Our emphasis should be on comforting while teaching, rather than shielding or protecting.
So wrote the infamous Austin, Texas author Kinky Friedman. At the time, I found the quote concerning having memories of the happiest childhood ever. However, this quote from some 20 years ago became the justification for my parenting shortcomings with my now 18 and 7-year-old children.
What is a happy childhood..?
According to dictionary.com the word “happy,” when used in this context, means contentment or joy. While I like the later, I truly dislike the former.
Contentment sounds horrible to me. I care very little about the things I am content with… my toothpaste, the brand of toilet paper, maybe all bathroom products in general. But, I have little to no contentment with anything that stimulates or excites me. And, I think that is a very good thing.
My kids are perfect. Just like yours only better. They are the smartest and best-looking kids on the planet. I am sure their contributions to society will be unequaled and those who find fault in them I give no credence.
Are they enjoying a happy childhood..? They have joy. I mean their dad is me for gosh sakes, but I hope they will never be content, and I won’t let them be.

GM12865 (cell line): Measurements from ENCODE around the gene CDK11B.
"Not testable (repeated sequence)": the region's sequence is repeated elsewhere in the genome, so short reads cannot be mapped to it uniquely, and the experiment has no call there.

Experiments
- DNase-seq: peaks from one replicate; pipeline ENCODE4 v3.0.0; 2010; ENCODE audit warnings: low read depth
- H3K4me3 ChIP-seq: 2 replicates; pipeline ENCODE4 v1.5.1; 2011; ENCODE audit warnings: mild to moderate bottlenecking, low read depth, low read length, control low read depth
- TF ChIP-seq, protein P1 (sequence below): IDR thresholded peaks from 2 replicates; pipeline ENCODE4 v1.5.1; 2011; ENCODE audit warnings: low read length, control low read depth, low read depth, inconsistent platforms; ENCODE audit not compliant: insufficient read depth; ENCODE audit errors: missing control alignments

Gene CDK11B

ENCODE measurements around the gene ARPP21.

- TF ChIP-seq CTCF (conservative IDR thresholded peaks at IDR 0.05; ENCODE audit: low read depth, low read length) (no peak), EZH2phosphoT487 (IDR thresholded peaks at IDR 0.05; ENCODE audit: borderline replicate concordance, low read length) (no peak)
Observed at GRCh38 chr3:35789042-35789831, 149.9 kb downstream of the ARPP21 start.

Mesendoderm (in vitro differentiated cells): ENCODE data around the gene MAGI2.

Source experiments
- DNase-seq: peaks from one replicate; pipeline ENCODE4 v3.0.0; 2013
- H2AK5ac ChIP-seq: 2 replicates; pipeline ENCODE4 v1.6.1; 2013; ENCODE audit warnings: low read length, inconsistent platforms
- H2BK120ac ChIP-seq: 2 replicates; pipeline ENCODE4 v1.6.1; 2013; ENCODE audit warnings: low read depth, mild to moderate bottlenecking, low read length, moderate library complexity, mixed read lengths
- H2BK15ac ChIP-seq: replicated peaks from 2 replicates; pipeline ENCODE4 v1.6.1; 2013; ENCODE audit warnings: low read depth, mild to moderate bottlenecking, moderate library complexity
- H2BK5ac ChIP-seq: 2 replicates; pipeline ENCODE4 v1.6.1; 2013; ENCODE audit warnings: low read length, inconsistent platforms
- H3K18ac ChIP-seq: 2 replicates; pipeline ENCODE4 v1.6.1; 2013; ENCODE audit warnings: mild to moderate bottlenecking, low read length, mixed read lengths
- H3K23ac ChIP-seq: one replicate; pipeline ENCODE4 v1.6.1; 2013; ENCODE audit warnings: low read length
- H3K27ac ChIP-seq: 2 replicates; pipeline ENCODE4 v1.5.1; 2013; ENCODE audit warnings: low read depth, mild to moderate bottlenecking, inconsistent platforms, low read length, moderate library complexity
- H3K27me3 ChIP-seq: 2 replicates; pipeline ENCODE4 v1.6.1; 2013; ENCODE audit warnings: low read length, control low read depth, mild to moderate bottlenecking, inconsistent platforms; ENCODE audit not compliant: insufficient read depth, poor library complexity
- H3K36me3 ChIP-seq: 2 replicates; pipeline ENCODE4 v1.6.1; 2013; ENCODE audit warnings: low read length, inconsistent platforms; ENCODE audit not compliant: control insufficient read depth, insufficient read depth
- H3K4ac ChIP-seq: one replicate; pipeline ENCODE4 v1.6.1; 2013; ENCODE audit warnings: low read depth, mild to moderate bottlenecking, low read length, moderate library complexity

Worst dad ever…
So according to Kinky, we should not provide joy or breed contentment. I like it..! The pressure is off.
Seriously though, is there something to learn here..? As parents, we have to allow or children to feel defeat, sorrow, sadness, anxiety, nervousness and pain. It is through these mild traumas where there is lifelong growth. Like a flu shot, these feelings program the mind to do what it takes not to feel these emotions and strive for the opposite.
Kinky’s happy children as he observed, maybe were sheltered from this growth. In the age of every kid getting a trophy, grading on the curve, and bumpers in the bowling lane gutters, perhaps as parents we are doing our children a disservice.
Our emphasis should be on comforting while teaching, rather than shielding or protecting. Like the anti-virus we so readily give our kids, a good dose of failure and reality here and there might be the best thing even if it ain’t easy.
Photo: Flickr/ Jonathan Cohen